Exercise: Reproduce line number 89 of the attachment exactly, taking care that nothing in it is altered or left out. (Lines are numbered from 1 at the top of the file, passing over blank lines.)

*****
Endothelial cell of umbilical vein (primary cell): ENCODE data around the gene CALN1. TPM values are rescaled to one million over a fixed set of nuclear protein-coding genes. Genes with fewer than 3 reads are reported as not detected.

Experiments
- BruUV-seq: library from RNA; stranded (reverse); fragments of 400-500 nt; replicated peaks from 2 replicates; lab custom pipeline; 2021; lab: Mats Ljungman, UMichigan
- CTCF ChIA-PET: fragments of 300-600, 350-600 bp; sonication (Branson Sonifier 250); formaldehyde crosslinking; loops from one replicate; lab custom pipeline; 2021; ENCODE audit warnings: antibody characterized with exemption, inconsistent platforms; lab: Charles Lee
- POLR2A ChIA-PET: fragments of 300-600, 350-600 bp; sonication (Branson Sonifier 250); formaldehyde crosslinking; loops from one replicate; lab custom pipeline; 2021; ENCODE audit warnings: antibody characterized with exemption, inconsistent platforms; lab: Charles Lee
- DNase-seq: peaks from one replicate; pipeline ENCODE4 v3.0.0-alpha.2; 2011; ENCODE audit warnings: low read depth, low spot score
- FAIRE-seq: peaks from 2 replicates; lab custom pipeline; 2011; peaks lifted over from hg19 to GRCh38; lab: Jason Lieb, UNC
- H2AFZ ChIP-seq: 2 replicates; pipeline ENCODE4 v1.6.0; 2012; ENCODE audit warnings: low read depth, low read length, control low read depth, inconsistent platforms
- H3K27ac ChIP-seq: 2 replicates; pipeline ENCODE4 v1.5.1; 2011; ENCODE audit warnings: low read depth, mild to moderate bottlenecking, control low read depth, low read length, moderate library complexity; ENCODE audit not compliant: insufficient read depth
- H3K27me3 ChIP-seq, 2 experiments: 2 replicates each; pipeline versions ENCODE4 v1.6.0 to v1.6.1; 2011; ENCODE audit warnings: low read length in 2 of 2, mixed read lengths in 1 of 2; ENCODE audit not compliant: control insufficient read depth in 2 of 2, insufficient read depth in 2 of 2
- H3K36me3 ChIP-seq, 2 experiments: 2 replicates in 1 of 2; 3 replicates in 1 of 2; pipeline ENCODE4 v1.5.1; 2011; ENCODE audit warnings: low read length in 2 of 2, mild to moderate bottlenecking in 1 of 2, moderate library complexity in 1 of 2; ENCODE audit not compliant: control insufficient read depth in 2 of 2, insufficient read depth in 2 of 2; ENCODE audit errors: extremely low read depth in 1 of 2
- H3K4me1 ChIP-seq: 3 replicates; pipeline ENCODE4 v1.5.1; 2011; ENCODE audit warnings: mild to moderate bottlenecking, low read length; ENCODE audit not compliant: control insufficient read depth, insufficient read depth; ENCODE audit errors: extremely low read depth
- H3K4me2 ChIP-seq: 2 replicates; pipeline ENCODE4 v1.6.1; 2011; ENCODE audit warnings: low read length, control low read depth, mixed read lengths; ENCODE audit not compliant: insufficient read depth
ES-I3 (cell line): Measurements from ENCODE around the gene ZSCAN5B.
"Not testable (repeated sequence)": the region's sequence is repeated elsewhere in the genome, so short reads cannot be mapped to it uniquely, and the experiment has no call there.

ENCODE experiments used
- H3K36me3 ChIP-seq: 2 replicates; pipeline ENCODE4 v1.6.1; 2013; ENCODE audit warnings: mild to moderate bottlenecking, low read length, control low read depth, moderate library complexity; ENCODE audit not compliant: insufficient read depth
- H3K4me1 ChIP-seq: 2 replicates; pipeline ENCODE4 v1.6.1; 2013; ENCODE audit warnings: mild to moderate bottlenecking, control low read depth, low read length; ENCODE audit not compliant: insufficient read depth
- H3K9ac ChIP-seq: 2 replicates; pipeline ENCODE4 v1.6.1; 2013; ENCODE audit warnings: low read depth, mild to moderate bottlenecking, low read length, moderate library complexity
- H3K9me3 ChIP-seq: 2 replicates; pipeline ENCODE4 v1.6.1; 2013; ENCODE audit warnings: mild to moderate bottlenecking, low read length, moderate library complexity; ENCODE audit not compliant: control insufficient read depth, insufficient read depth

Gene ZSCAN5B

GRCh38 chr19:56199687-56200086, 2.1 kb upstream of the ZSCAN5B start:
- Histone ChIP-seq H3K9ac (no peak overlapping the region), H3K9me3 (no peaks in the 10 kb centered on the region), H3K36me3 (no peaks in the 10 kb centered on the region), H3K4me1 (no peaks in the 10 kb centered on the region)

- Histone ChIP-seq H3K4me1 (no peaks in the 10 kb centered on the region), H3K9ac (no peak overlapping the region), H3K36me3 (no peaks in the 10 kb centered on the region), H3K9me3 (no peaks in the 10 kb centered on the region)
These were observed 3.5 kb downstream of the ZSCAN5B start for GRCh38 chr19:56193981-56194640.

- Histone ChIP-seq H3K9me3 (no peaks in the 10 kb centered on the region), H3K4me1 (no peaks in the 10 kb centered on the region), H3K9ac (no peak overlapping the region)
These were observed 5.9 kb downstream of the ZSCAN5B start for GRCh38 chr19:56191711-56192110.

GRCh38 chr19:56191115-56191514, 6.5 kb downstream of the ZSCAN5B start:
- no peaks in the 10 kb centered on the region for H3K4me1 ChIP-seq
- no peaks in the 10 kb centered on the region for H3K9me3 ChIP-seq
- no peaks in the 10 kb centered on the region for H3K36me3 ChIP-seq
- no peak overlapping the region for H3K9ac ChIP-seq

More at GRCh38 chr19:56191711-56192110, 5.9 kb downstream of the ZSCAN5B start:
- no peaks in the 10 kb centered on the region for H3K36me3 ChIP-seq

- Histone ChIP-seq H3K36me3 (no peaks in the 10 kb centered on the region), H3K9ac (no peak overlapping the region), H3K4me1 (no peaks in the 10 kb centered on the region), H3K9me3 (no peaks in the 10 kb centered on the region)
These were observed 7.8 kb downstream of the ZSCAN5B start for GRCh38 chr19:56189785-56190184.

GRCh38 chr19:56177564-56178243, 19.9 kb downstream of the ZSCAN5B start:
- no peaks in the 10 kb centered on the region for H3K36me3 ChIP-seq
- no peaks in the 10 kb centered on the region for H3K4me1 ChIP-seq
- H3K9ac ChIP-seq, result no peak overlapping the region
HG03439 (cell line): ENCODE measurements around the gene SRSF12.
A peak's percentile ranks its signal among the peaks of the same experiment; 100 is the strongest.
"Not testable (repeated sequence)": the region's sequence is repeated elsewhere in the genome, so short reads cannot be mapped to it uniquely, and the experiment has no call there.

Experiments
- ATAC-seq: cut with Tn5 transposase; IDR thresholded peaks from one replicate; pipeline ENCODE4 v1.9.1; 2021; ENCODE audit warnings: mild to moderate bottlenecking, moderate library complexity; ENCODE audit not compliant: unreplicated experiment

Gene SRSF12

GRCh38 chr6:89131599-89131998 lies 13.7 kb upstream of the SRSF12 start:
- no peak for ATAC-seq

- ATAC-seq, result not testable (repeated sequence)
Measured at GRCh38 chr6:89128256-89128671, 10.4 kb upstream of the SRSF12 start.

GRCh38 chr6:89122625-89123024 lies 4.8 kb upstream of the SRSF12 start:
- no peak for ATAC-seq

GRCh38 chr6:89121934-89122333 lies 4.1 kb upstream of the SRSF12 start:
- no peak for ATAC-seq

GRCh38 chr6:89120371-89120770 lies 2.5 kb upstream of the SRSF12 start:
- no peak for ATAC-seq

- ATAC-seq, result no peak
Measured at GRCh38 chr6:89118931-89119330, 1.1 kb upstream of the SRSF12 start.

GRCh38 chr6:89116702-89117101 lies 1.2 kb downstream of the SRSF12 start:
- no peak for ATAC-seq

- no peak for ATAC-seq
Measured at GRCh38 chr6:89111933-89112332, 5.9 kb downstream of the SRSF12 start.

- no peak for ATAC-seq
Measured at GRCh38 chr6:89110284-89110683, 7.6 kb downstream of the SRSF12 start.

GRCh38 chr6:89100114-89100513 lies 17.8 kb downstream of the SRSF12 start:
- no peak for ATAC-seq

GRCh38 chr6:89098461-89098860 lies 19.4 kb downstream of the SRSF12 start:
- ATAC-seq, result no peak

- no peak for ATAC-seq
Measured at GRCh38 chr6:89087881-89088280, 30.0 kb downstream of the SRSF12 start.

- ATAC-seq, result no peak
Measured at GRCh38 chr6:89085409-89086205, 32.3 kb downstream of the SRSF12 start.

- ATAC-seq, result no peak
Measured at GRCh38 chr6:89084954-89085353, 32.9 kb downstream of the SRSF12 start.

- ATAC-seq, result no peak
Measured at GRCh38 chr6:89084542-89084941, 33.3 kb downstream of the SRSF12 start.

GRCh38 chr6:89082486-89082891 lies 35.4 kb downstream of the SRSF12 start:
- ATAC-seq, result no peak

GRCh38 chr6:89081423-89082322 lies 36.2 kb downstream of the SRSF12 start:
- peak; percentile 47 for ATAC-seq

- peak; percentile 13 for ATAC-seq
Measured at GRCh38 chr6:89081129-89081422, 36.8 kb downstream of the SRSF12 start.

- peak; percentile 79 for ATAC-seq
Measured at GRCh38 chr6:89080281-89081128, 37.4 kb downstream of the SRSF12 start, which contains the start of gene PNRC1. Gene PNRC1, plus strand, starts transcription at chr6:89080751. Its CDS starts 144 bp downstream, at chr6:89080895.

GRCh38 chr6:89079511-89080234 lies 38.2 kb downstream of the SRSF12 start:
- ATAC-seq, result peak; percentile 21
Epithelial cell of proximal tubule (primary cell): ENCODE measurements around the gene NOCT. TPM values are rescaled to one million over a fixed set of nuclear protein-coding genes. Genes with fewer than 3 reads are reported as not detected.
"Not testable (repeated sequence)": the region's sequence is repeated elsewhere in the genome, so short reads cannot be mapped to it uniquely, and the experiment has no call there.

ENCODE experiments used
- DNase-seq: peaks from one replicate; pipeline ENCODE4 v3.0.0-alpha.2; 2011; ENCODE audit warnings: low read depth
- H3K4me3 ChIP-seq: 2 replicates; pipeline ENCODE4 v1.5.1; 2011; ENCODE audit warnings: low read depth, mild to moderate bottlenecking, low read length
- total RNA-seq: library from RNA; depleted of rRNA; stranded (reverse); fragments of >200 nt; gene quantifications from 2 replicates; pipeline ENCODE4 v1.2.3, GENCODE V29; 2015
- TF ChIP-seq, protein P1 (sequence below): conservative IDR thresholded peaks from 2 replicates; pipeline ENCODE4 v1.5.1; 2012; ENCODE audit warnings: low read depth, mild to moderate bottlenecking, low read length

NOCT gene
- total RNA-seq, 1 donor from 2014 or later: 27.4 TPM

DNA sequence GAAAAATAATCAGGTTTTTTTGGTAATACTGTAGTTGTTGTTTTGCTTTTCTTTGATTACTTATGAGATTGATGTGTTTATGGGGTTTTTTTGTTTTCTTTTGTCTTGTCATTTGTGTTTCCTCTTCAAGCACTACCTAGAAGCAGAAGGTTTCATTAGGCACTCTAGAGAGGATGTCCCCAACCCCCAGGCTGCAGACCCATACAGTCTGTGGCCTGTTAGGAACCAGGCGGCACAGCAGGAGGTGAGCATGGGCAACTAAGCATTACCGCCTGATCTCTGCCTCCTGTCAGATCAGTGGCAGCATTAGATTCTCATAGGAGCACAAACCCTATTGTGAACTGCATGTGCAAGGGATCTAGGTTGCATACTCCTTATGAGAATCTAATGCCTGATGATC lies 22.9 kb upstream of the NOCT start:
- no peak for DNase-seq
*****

ENCODE experiments used